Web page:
Coding Style

I feel like I've got a clean, easy to read, style of programming. Maybe I'm wrong, I'm sure everyone feels that way.

Here's a list of practices I adhere to (in no particular order):
  • Entire methods should fit on a screen
  • Microsoft's Naming/Capitalization Conventions
  • I favor long descriptive names over brevity.
  • I always use "var" unless there's a good reason not to.
  • In many cases properties and local variable names are nothing more than the type name.
  • Properties are public and protected, fields are private.
  • I favor convention over configuration.
  • I always try and name methods or variables in way that makes comments unneeded.
  • I hate nesting if statements
  • Repositories usually contain some or all of the following methods GetAll, GetById, Save, Remove
  • I strongly promote the use of dependency injection
  • I promote the use of unit and integration tests
  • I promote the use of interfaces
  • I attempt to follow the SOLID principals as best I can.

Pet Peeves (the following is nothing but a big rant):

I'm a big stickler for Casing Conventions. To me there's not a worst first impression, then to open a project and see inconsistent or a lack of naming conventions. I don't want to see "local_variable" or "localvariable". I don't want to see lower case class and method names. I want to "_privateMember" and know for sure it's a private field in that class.

I also can't stand initialized variable names.
SomeClass sc = new SomeClass();
I much prefer:
var someClass = new SomeClass();

It drives me nuts when I find code method calls or logic on the return line.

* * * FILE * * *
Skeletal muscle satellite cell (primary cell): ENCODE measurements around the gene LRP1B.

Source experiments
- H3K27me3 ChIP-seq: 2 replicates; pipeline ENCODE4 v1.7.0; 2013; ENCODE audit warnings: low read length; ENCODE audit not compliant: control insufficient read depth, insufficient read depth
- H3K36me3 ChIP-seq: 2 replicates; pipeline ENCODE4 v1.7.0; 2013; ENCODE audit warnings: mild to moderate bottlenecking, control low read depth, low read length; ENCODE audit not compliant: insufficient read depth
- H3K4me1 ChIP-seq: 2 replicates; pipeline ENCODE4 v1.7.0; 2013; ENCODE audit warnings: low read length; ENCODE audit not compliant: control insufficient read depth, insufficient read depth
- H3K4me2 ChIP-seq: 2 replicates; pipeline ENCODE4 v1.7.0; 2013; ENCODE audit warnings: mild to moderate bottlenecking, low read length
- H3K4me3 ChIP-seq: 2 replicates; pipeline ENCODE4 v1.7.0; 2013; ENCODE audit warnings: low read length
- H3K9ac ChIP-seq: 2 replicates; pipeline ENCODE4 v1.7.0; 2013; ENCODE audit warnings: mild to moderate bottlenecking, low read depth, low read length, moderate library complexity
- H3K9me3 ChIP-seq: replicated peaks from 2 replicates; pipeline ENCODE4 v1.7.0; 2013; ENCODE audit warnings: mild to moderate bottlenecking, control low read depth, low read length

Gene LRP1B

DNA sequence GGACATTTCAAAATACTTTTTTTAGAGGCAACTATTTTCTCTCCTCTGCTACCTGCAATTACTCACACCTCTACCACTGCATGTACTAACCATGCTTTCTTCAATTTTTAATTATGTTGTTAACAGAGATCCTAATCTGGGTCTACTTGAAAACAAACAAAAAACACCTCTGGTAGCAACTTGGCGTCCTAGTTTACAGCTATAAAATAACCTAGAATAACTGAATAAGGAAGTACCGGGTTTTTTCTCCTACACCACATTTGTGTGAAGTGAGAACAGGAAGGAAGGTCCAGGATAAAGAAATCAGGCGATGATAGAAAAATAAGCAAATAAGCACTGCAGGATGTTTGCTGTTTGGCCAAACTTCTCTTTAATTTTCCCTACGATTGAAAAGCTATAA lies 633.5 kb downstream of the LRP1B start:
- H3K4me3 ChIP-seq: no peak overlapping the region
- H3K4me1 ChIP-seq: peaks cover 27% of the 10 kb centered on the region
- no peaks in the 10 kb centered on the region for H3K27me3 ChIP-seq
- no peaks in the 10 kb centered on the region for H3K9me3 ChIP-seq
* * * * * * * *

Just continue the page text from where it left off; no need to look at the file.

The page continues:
Example: return DoSomething(myVar);
When this kind of code is chained 2 or levels deep it's very difficult to breakpoint.
I much prefer placing those in a variable:
var doSomethingResult = DoSomething(myVar);
return doSomethingResult;
Now anyone is able to breakpoint on the return line and see the result of the method call or logic.

I do like extremely long parameter lists in constructors, I'd rather pass an object with set properties.

I do not care for the singleton pattern where they use a .Instance() static method. In most cases I've see there's either no reason for the class to be static or it's just a collection of stateless methods and they should really all just be static methods. I would gladly argue that a dependency injection framework would allow you better control of the scope of objects rendering the singleton pattern fairly useless.

I HATE extremely large web.config or any any really long files. At my current company, we have numerous files over 2000 lines long. Our web.config is close to 3000. Someone decided to put everything under the sun in the web.config. I would rather see some other type of config file. Changes to the web.config cause IIS to reset. Create a settings class and serialize it to a file.

I also can't stand pointless abstraction. In this one project I worked on, they constants mapped to app.config properties (over 200). Then they created get properties for each one of those constants, which pulled the properties from the app.config. Then they actually had methods... that did some checking on the properties and set a default value.

{/*** I need to move this to a different section ***/}
I'm also not a fan of ORMs. I think they look great on the surface, especially when you look at the examples. No SQL... just code! It's so easy! I think these work for very small projects, however, to me they quickly lose their appeal with big projects. It's a huge pain coming into a project you didn't code and having trying to figure out what data is coming from where. Usually you run into a situation where you need to do some crazy join the orm doesn't support. That when I "clever" solution is devised that wouldn't be easily understood to someone else. They also take the developer away from SQL and writing good queries. The biggest issue I have with the ORMs I've used, is that they don't support clustered keys. Many of the ORMs end up reaching a similar level of complexity as just doing straight SQL. That's why I love LINQ2SQL, I only use stored procedure feature.

Last edited Sep 14, 2013 at 8:18 AM by amsprich, version 3